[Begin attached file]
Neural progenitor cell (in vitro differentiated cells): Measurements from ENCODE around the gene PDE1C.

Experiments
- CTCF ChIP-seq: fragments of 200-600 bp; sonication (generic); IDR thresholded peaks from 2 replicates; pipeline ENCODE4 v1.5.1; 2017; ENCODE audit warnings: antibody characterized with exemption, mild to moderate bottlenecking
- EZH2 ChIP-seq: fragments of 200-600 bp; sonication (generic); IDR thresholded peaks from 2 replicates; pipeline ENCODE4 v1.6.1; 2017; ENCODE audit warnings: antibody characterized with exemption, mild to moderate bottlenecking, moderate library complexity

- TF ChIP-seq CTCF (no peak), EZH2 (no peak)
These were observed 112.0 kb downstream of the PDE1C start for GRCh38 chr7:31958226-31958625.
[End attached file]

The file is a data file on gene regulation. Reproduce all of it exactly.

Neural progenitor cell (in vitro differentiated cells): Measurements from ENCODE around the gene PDE1C.

Experiments
- CTCF ChIP-seq: fragments of 200-600 bp; sonication (generic); IDR thresholded peaks from 2 replicates; pipeline ENCODE4 v1.5.1; 2017; ENCODE audit warnings: antibody characterized with exemption, mild to moderate bottlenecking
- EZH2 ChIP-seq: fragments of 200-600 bp; sonication (generic); IDR thresholded peaks from 2 replicates; pipeline ENCODE4 v1.6.1; 2017; ENCODE audit warnings: antibody characterized with exemption, mild to moderate bottlenecking, moderate library complexity

- TF ChIP-seq CTCF (no peak), EZH2 (no peak)
These were observed 112.0 kb downstream of the PDE1C start for GRCh38 chr7:31958226-31958625.